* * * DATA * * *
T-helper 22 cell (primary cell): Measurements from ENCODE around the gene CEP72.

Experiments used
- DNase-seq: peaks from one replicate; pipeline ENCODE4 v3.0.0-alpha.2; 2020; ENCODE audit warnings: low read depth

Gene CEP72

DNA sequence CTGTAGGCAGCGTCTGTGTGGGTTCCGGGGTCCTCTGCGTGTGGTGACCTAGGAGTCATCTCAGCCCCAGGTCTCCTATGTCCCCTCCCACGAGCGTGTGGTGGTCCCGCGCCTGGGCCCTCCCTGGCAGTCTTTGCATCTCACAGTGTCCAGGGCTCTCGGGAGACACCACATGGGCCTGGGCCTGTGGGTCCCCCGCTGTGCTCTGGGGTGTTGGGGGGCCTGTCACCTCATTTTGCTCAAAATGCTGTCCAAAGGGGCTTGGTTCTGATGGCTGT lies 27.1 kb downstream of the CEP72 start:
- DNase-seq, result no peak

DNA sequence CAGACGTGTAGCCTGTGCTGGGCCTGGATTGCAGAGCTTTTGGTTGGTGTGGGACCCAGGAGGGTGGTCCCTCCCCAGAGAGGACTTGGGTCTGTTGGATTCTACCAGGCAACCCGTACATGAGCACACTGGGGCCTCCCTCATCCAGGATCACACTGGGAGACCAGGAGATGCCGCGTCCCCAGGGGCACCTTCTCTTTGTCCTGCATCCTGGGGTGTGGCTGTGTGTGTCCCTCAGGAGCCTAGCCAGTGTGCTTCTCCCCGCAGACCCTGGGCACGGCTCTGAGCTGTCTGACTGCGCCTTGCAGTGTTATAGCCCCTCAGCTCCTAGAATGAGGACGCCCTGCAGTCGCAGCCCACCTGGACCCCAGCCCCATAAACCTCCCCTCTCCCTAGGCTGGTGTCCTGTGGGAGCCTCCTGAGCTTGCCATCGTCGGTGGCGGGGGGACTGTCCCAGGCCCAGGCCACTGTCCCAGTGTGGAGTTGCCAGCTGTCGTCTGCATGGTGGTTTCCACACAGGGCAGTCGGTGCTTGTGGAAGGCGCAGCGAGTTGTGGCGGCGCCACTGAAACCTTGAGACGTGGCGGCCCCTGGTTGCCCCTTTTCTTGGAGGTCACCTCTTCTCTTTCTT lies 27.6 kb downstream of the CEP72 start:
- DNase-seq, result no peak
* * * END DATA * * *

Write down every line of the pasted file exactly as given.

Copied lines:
T-helper 22 cell (primary cell): Measurements from ENCODE around the gene CEP72.

Experiments used
- DNase-seq: peaks from one replicate; pipeline ENCODE4 v3.0.0-alpha.2; 2020; ENCODE audit warnings: low read depth

Gene CEP72

DNA sequence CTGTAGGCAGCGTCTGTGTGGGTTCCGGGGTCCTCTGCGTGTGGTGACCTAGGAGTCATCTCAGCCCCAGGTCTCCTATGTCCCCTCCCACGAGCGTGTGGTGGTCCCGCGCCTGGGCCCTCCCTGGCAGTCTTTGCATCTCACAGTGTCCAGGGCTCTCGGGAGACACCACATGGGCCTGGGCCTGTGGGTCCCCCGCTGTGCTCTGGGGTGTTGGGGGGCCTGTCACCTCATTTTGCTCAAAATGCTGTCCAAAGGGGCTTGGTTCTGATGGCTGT lies 27.1 kb downstream of the CEP72 start:
- DNase-seq, result no peak

DNA sequence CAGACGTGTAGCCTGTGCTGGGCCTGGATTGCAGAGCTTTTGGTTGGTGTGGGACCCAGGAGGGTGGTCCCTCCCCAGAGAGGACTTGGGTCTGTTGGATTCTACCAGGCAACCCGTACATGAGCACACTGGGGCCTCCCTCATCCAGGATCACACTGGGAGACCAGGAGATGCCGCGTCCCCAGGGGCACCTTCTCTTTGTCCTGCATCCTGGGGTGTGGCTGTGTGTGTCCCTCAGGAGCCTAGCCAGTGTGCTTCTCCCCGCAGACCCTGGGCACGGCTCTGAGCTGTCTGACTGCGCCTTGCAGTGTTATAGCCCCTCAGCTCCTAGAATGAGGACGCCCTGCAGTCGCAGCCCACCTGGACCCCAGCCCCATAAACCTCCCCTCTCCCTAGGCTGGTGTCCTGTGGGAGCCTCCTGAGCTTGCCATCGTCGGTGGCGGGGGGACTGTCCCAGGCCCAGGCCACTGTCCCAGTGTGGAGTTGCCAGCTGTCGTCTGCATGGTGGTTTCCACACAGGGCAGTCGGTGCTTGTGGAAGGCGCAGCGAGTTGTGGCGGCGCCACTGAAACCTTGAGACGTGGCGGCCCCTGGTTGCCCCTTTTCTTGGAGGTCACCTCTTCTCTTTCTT lies 27.6 kb downstream of the CEP72 start:
- DNase-seq, result no peak